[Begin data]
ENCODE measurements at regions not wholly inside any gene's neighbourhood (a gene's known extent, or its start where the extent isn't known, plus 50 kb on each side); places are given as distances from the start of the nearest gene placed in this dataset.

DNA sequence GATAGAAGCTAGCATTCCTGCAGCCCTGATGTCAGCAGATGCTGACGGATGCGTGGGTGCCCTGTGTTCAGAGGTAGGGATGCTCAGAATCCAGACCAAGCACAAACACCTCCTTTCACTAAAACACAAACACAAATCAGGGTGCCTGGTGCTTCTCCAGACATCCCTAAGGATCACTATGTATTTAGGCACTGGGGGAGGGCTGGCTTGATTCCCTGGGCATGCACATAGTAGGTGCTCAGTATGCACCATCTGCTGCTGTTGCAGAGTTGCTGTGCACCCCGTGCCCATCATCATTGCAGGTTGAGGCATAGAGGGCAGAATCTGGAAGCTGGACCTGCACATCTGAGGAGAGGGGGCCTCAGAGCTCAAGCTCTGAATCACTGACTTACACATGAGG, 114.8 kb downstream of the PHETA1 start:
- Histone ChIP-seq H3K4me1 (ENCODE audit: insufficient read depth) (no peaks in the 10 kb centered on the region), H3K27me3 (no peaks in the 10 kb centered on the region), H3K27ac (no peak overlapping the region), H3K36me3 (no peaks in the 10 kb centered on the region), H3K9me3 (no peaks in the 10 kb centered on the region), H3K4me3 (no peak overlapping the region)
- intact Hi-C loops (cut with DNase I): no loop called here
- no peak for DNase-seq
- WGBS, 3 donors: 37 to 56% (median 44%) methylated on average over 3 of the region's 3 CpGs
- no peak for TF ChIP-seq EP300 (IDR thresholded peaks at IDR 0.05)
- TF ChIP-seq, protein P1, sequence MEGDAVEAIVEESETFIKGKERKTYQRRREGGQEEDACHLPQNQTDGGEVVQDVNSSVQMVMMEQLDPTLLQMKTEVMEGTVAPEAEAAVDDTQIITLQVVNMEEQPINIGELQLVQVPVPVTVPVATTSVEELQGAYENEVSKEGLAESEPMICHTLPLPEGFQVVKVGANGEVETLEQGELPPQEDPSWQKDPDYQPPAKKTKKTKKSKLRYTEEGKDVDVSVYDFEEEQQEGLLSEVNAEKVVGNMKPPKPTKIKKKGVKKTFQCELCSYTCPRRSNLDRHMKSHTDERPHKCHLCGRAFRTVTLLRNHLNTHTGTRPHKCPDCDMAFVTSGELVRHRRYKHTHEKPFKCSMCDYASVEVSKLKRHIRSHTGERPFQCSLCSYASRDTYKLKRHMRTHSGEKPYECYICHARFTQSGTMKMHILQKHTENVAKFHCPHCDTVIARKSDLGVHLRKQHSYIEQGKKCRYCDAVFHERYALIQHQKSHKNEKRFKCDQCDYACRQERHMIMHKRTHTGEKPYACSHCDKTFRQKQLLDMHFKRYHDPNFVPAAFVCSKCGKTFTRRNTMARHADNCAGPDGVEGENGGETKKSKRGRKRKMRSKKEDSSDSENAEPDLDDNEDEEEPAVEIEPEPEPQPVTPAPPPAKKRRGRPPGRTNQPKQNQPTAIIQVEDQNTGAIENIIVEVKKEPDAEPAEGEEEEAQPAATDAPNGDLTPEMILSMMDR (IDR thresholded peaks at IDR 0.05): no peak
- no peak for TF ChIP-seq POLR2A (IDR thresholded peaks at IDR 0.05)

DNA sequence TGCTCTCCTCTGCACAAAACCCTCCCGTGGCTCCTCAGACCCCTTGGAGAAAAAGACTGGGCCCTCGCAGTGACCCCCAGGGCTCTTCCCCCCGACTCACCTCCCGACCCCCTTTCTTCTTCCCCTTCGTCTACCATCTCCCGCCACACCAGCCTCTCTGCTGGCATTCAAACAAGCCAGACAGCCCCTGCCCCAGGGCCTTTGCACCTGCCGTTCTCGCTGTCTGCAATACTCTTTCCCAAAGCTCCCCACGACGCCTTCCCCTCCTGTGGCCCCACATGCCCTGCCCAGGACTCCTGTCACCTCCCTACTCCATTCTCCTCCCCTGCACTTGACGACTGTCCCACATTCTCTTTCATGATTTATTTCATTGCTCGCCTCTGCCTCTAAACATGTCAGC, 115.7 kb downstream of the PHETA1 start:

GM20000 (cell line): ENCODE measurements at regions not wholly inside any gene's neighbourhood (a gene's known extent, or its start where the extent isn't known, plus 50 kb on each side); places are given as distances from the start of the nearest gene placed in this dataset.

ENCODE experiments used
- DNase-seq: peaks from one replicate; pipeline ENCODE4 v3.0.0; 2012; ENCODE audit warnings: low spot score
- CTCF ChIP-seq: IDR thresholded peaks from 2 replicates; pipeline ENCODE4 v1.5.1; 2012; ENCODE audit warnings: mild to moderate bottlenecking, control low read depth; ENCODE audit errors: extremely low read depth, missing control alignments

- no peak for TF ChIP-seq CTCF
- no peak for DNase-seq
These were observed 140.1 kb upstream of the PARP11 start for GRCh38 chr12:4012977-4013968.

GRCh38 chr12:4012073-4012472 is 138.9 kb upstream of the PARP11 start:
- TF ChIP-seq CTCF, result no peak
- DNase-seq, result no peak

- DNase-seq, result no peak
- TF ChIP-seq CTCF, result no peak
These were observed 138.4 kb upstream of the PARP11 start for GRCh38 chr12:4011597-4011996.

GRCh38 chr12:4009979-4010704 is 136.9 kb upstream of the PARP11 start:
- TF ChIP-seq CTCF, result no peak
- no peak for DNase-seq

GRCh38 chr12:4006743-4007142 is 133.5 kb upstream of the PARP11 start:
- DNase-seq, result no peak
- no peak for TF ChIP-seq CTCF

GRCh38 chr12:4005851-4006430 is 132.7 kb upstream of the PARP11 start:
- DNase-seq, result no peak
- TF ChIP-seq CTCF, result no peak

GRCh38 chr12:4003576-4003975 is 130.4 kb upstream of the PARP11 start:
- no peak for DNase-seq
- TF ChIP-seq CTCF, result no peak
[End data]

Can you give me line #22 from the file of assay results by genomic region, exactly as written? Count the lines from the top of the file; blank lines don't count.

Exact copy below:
- TF ChIP-seq CTCF, result no peak